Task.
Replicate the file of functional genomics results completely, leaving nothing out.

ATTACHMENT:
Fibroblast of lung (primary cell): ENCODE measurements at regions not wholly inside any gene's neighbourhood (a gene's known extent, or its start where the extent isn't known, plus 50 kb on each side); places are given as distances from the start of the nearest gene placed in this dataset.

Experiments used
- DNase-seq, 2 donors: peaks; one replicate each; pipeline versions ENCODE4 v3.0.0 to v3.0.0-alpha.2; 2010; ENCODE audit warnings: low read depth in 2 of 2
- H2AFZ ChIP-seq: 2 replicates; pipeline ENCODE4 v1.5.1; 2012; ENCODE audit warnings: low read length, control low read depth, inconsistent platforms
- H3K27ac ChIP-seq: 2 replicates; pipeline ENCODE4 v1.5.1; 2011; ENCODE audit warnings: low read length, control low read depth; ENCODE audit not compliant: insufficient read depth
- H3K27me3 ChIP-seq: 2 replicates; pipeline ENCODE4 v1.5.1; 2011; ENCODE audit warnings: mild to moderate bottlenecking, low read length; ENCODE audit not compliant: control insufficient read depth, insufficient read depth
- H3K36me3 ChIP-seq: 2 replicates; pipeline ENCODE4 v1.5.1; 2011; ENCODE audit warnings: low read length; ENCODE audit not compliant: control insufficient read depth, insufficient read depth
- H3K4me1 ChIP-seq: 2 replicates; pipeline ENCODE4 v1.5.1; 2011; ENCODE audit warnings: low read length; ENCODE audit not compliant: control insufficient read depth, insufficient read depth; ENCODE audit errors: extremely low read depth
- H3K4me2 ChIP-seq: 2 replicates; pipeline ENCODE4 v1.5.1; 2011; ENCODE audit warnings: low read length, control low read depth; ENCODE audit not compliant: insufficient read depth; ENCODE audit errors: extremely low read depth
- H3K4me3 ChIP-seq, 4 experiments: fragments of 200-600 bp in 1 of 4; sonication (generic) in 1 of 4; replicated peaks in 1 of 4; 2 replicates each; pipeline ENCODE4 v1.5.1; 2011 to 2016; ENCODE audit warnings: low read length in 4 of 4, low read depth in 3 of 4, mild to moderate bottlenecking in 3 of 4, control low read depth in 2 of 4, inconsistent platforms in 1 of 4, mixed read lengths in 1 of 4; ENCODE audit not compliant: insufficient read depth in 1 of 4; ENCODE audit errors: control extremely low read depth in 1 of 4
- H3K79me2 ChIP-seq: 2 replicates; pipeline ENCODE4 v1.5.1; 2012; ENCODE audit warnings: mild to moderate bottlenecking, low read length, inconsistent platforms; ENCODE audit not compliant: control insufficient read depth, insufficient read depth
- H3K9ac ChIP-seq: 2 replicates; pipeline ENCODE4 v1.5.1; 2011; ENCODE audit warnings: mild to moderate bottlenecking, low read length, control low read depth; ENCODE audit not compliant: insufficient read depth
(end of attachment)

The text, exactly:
Fibroblast of lung (primary cell): ENCODE measurements at regions not wholly inside any gene's neighbourhood (a gene's known extent, or its start where the extent isn't known, plus 50 kb on each side); places are given as distances from the start of the nearest gene placed in this dataset.

Experiments used
- DNase-seq, 2 donors: peaks; one replicate each; pipeline versions ENCODE4 v3.0.0 to v3.0.0-alpha.2; 2010; ENCODE audit warnings: low read depth in 2 of 2
- H2AFZ ChIP-seq: 2 replicates; pipeline ENCODE4 v1.5.1; 2012; ENCODE audit warnings: low read length, control low read depth, inconsistent platforms
- H3K27ac ChIP-seq: 2 replicates; pipeline ENCODE4 v1.5.1; 2011; ENCODE audit warnings: low read length, control low read depth; ENCODE audit not compliant: insufficient read depth
- H3K27me3 ChIP-seq: 2 replicates; pipeline ENCODE4 v1.5.1; 2011; ENCODE audit warnings: mild to moderate bottlenecking, low read length; ENCODE audit not compliant: control insufficient read depth, insufficient read depth
- H3K36me3 ChIP-seq: 2 replicates; pipeline ENCODE4 v1.5.1; 2011; ENCODE audit warnings: low read length; ENCODE audit not compliant: control insufficient read depth, insufficient read depth
- H3K4me1 ChIP-seq: 2 replicates; pipeline ENCODE4 v1.5.1; 2011; ENCODE audit warnings: low read length; ENCODE audit not compliant: control insufficient read depth, insufficient read depth; ENCODE audit errors: extremely low read depth
- H3K4me2 ChIP-seq: 2 replicates; pipeline ENCODE4 v1.5.1; 2011; ENCODE audit warnings: low read length, control low read depth; ENCODE audit not compliant: insufficient read depth; ENCODE audit errors: extremely low read depth
- H3K4me3 ChIP-seq, 4 experiments: fragments of 200-600 bp in 1 of 4; sonication (generic) in 1 of 4; replicated peaks in 1 of 4; 2 replicates each; pipeline ENCODE4 v1.5.1; 2011 to 2016; ENCODE audit warnings: low read length in 4 of 4, low read depth in 3 of 4, mild to moderate bottlenecking in 3 of 4, control low read depth in 2 of 4, inconsistent platforms in 1 of 4, mixed read lengths in 1 of 4; ENCODE audit not compliant: insufficient read depth in 1 of 4; ENCODE audit errors: control extremely low read depth in 1 of 4
- H3K79me2 ChIP-seq: 2 replicates; pipeline ENCODE4 v1.5.1; 2012; ENCODE audit warnings: mild to moderate bottlenecking, low read length, inconsistent platforms; ENCODE audit not compliant: control insufficient read depth, insufficient read depth
- H3K9ac ChIP-seq: 2 replicates; pipeline ENCODE4 v1.5.1; 2011; ENCODE audit warnings: mild to moderate bottlenecking, low read length, control low read depth; ENCODE audit not compliant: insufficient read depth